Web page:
One thing that was surprising in the Washington Post analysis was that most people’s conception of schools shootings as some random act of violence is mistaken. Targeted shootings with a specific victim in mind are by far the majority. The Post points out that these types of shootings are often the hardest to prevent, because the gunman usually knows exactly where the victim will be and the event is over in a matter of minutes or seconds.
Source: The Washington Post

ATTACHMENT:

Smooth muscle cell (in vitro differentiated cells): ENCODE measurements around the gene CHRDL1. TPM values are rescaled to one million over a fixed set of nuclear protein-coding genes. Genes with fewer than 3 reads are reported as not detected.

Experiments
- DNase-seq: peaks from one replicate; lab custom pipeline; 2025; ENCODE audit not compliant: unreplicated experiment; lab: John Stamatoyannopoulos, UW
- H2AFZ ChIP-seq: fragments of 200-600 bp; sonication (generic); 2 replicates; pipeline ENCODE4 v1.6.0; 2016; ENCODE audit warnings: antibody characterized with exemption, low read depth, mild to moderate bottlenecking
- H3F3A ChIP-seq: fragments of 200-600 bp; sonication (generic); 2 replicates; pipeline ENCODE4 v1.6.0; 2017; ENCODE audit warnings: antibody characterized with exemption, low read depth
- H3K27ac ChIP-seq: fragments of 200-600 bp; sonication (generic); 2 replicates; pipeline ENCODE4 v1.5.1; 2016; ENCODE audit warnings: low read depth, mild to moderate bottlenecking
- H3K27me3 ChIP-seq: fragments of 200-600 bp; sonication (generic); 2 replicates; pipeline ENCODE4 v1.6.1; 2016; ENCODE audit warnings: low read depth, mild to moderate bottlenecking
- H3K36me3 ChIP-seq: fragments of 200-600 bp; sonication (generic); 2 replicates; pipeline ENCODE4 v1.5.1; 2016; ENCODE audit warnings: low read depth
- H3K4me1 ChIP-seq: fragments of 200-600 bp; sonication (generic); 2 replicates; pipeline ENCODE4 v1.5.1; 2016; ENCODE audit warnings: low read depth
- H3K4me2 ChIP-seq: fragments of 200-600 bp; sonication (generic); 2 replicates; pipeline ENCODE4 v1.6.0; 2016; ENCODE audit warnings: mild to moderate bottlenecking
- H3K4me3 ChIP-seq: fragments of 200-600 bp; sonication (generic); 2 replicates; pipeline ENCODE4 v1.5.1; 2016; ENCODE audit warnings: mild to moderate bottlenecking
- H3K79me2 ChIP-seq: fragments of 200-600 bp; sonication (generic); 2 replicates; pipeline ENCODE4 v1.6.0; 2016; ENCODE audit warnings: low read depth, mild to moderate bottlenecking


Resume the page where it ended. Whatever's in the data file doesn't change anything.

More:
While the cause of targeted shootings is often apparent, such as domestic disputes or gang-related fights, what we often hear is that the perpetrator has been a target himself. One case study found in looking at 15 separate school shootings that the gunmen experienced “acute or chronic rejection—in the form of ostracism, bullying, and/or romantic rejection” in all but two cases. The study also found three additional risk factors that the assailants had in common, “an interest in firearms or bombs, a fascination with death or Satanism, and psychological problems involving depression, impulse control, or sadistic tendencies.”